Win 7/64 pro "Reserved partition" question

Discussion in 'Windows 64bit' started by Sardine, Dec 29, 2009.

  1. Sardine

    Sardine Guest

    My installed W7 has its active booting partition be a small 100 MB
    partition that has no drive letter assigned, it is called "reserved".
    I'm told that if I had installed to a formatted drive, this small
    partition would not exist.

    I'd like to get rid of it and have W7 boot right to the C: system partition.

    In doing some fiddling with ShadowProtect Inage Backup I managed to
    eliminate the small partition and now I boot just fine to C: and my "F8"
    function on booting still works fine.

    Am I in a "bad" situation or is this acceptable to keep this way?

    Sardine, Dec 29, 2009
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  2. The 100MB reserved partition is the default structure Microsoft designed
    into Windows 7 when doing a clean install. This was supposed to as a
    security measure to reduce the affect of malware writing to your boot

    The best thing to do is to just ignore it and forget about it.
    Bobby Johnson, Dec 29, 2009
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  3. Sardine

    Jerry Guest

    Jerry, Dec 29, 2009
  4. Sardine

    R. C. White Guest

    Hi, Fungus.

    No, you are not in a "bad" situation. But the way Win7 did it also was not
    a "bad" situation.

    Most users do not understand the "backwards" definitions of "system volume"
    and "boot volume". See KB 314470, "Definitions for system volume and boot
    volume", , for the actual
    meanings, which are opposite to most users' understanding. And look in the
    Status column of Disk Management to see which of your partitions has each of
    those labels.

    Windows has evolved a lot since the days when there was only a single HDD
    with only a single partition that served as BOTH the system and boot
    volumes. The typical system - especially for newbies - is still organized
    the same way. But many users now have multiple HDDs, and each HDD might be
    divided into multiple volumes.

    But the basic boot process hasn't changed through several generations of
    Windows. The BIOS hands control to the System Partition, which contains the
    boot manager, which locates the boot volume, loads Windows from there, and
    turns over control to Windows. Like the letter "Y", the whole system stands
    on a single leg, but can branch to either of two arms, depending on which OS
    the user chooses for the current session. Actually, of course, there can be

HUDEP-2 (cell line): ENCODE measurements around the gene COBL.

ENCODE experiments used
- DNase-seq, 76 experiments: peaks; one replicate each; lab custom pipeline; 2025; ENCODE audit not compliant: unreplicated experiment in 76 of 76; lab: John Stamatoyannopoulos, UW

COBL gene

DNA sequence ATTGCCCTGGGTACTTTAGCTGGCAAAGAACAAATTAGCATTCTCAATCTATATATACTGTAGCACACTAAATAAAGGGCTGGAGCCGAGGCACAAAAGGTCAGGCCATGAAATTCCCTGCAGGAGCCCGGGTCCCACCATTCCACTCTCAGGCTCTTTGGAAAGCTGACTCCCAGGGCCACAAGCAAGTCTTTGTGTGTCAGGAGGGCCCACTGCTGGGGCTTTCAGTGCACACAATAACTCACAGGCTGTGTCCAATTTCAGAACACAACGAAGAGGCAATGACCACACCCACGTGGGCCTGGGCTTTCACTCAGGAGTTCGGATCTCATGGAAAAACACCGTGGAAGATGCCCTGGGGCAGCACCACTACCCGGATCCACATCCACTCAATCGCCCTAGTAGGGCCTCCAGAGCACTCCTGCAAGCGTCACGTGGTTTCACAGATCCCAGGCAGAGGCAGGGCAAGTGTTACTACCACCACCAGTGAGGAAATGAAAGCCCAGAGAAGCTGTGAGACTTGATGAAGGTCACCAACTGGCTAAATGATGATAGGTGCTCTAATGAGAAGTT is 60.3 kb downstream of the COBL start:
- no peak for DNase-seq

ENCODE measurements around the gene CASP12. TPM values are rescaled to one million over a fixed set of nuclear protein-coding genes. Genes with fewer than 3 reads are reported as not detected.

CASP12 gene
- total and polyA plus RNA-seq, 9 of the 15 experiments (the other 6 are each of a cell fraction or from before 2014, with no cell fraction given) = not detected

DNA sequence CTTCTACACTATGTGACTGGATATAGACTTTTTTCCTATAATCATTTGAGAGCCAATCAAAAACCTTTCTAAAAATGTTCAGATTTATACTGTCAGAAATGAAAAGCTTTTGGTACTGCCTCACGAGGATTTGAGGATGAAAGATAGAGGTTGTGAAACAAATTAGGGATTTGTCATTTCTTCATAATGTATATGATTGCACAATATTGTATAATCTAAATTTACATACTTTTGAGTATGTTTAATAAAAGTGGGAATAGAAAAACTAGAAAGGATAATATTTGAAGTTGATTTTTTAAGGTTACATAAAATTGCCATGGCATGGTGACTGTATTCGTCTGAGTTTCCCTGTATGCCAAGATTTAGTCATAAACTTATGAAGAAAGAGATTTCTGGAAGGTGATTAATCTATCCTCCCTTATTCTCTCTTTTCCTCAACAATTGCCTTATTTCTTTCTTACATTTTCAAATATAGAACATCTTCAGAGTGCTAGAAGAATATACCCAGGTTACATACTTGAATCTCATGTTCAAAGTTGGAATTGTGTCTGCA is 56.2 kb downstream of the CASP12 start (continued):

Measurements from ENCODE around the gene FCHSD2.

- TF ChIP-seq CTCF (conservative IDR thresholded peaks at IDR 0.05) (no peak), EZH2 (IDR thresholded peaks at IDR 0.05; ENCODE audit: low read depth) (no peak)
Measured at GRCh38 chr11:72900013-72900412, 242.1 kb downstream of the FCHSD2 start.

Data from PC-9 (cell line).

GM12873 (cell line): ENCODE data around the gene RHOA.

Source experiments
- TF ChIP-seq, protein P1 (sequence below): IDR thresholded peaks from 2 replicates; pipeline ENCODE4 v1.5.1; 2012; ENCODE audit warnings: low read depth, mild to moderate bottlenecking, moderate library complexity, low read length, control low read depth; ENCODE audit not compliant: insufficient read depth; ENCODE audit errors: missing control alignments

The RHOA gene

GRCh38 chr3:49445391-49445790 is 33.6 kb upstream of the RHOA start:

one or more arms. If there is only a single Windows installed, the "Y"
    becomes an "I", but the process still begins with the one leg and then
    branches to the only arm available. That one leg is the System Volume; each
    of the one or more arms is a potential Boot Volume.

    The System Volume is used just once per session and then typically ignored
    until the system is rebooted, so Microsoft tried in Win7 to eliminate SOME
    of the confusion by creating that small partition to hold the few small
    startup files, and did not even assign that partition a "drive" letter to
    keep it from being deleted or used by accident - or by malware; most users
    don't even realize it is there.

    Win7 also continues Vista's practice of assigning the letter C: to its own
    Boot Volume, rather than to the System Partition, as WinXP and prior Windows
    versions did. When installed by booting from the Win7 DVD, Setup does not
    know of any prior drive letter assignments, so it assigns C: to whichever
    partition the user selects to install Win7 - whether that is the first
    partition on the first (or only) HDD, or the 3rd partition on the 4th HDD.
    (When installed by running Setup from the desktop of an existing Windows
    installation, Win7 Setup uses the letters previously assigned by that
    existing Windows.)

    So the hidden partition you saw was "by design" and Win7 should have worked
    very well with it. By eliminating that partition and making another
    partition your system volume, you've changed the location of the bottom leg
    of the "Y" in my illustration, but so long as that leg exists and the BIOS
    can locate it, your system should boot just fine. The only real requirement
    for the system volume is that it be the Active primary partition on the HDD
    designated in the BIOS as the boot device.

    R. C. White, CPA
    San Marcos, TX

    Microsoft Windows MVP
    Windows Live Mail 2009 (14.0.8089.0726) in Win7 Ultimate x64
    R. C. White, Dec 29, 2009
  5. This small reserved partition had another reason for existance as well --
    BitLocker requires a small system partition that is unencrypted. In Vista,
    you had to either manually create this, or use the tool that was provided to
    create it when you enabled BitLocker. In Win7, this is created by default.
    Charlie Russel - MVP, Dec 29, 2009
  6. Sardine

    Sardine Guest

    R.C. : Thank you for the details, you offer a clear picture of the subject.

    Sardine, Dec 29, 2009
  7. Sardine

    Carlos Guest

    And it is also quite handy as a recovery environment.
    Somehow my boot was screwed up when testing a liveCD (Geexbox) and I didn't
    had to resort to my installation DVD.
    The reserved partition software took care of everything and fixed my no-boot
    Carlos, Dec 30, 2009
  8. Yes, that's where the recovery files are. Again, they need to be on a
    non-encrypted partition, and thus reside here for the scenario where
    BitLocker is used on the C: drive.

    It's also a recognition that HDs have gotten very large indeed, and the
    "loss" of a small portion like this doesn't significantly impact the
    effective size.
    Charlie Russel - MVP, Dec 30, 2009
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